The blog is not finished! But after the Theft (yes, capital letters), the want/need to update the blog took second fiddle to dealing with the Theft and just finishing the trip sans computer. Since being home, it's been hard to get that motivation to complete it. But I will. Ever so slowly. Please be patient!

Tuesday, July 5, 2011

Hanging out with dead people

The following takes place on Day 192, June 7, 2011

Luckily, for the five of us, we didn’t have to get up so bloody early on this last official day of our tour of southern Egypt. And when I mean not so early, I mean 7am. We had breakfast in the hotel which came with the room(omelette’s made to order, OJ, sausage, potatoes, etc.) and crawled into the van. Today’s journey would take us to the West bank of the Nile and into the Valley of the Kings and the Valley of the Queens.

IMG_7805The Valley of the Kings was created after the mistake the Ancient Egyptians made regarding the pyramids. That is, they’re easy to spot. Grave robbers would have no trouble finding a way in to steal all the gold and other items left behind for the deceased. And so, starting in the 18th Dynasty, the Pharaohs of Egypt began to build underground tombs in the valley near Luxor, hidden from prying eyes. Once covered, they were lost to the ages, protected from the greed of ancient grave robbers.

IMG_7837Until, of course, archaeologists showed up and began to find them. Now the tombs have been raided and emptied of their treasures to be housed in museums, and tombs opened for the public to view. The tombs, hidden away from sunlight, still retain the original paint and colour that the workers placed on the walls.This made these tombs even more spectacular than the ones in Giza.

For us, our first stop was in the Valley of the Kings where, among others, King Tutankhamen's infamous tomb was found. It was the last tomb found of the 60+ in the valley. And being such a popular site, you have to pay extra to visit that one. With your entrance to the valley, you get three tombs included. The sad thing though, besides not being able to take pictures inside the tombs(an effort to preserve the paint), you are no longer allowed to take pictures in the valley at all once you pass by the parking lot.

I’m not sure on the logic of that one, but oh well.

It’s hard to really describe the tombs. Once you see the striking colours, the reds, blues, greens, yellows, among others – you immediately begin picturing all the other temples and pyramids with these colours. Having been exposed to sun and sand for centuries, those places have lost their colouring, but these tombs haven’t. The carvings on the wall seem to have an almost comic appearance with the striking, yet simple, colour scheme.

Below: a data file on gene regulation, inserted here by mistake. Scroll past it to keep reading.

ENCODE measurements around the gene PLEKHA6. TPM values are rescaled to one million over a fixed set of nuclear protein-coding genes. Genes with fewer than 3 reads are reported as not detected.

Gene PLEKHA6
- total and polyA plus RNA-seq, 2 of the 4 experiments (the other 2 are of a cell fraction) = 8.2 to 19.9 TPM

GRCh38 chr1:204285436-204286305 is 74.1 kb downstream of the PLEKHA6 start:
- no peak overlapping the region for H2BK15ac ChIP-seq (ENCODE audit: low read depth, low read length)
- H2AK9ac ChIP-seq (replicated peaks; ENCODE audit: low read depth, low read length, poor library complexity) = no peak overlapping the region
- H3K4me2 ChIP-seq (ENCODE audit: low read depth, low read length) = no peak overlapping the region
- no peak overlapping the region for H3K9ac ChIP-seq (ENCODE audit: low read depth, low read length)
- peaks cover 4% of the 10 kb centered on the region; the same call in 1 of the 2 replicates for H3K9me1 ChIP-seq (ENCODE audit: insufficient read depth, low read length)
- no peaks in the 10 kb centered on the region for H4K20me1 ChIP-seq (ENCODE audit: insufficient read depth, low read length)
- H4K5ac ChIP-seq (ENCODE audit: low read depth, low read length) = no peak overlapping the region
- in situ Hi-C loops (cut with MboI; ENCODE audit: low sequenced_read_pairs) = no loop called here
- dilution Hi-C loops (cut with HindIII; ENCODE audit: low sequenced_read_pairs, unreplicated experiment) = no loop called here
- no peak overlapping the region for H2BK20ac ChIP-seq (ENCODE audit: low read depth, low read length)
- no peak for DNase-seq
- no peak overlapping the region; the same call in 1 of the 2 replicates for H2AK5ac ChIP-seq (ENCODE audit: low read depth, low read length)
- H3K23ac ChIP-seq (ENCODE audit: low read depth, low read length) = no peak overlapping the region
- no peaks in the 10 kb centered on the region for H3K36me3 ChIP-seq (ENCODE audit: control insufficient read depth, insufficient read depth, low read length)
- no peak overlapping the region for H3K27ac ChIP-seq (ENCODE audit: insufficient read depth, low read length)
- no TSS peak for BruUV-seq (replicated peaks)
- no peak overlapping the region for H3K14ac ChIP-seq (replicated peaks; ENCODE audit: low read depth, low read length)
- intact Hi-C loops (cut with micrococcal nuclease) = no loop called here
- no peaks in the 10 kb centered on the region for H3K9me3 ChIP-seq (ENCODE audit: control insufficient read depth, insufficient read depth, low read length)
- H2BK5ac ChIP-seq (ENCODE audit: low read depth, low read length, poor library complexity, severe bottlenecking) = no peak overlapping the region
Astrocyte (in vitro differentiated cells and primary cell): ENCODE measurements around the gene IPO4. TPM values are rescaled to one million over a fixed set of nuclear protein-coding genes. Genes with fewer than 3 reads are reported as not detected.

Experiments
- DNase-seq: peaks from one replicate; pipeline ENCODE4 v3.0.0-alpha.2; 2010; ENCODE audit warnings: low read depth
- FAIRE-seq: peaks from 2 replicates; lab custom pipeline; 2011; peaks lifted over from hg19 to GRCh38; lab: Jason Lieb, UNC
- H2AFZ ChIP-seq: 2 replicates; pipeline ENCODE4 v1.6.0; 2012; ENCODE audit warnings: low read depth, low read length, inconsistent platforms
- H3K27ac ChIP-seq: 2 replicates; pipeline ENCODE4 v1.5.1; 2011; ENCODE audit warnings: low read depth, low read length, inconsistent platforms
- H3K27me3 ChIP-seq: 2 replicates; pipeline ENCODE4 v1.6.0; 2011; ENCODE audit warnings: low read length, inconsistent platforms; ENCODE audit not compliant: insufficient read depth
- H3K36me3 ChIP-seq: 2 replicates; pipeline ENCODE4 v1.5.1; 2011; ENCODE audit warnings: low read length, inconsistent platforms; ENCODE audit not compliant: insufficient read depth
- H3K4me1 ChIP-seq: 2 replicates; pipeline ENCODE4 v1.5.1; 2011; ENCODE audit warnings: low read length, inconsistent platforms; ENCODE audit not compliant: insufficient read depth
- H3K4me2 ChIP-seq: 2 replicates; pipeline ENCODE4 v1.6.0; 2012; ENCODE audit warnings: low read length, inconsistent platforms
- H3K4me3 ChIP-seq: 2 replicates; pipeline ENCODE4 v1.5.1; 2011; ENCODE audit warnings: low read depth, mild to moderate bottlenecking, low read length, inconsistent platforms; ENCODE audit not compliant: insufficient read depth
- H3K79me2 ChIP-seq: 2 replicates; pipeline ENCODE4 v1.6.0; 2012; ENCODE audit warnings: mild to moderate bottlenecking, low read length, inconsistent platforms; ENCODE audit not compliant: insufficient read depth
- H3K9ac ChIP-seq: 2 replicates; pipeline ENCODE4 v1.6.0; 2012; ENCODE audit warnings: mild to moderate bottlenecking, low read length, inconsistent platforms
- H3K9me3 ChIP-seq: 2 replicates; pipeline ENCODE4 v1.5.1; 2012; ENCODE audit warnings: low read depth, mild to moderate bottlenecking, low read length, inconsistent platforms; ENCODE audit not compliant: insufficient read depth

The same could be said for the Valley of the Queen’s, which we visited next. This was the valley that the wives of the pharaohs, as well as the children, were buried. Most of the tombs were not as ornate as the Kings, but some were definitely contenders. All were built deep into the earth and the side of the mountains, but were no where near cooler than the heat outside. Apparently when you’re dead you don’t need air flow. Who knew?

IMG_7817Finally, after visiting the two valley’s, we got to a place where we could take photos. Hatshepsut's Temple. You all recall how I mentioned this first Queen Pharaoh of Egypt and how her son/step-son hated her. Here’s the story. Hatshepsut's husband cheated on her with a commoner who bore his son. Husband died while the son was still too young to rule. The mother was a commoner so they didn’t even consider her to rule in the kid’s place. But in order to get the people to accept taking orders from a women, the chief priests of Egypt devised a story of Hatshepsut being the daughter of Amun-Ra, therefore having the blood of a god running through her veins.

When the kid was eight years old, she sent him off to “military school.” Apparently this was the last straw. He grew to be a great soldier and general and, when he was 21, came back to take over from his step-mom, who conveniently disappeared soon after he arrived. Curious. He then proceeded to try to erase all images of his mother. He mostly succeeded except for this one area. Where he couldn’t destroy, because there were images of gods there, he pulled a Ramses II and put his name on her statues.

Talk about mommy issues.

This pretty much concluded the day for us. We said our goodbyes to Vitally and Ying who had earlier trains than the rest of us and spent the night just relaxing. For the first time in almost a week, we didn’t have a wake up time. For that, I was the happiest man alive.

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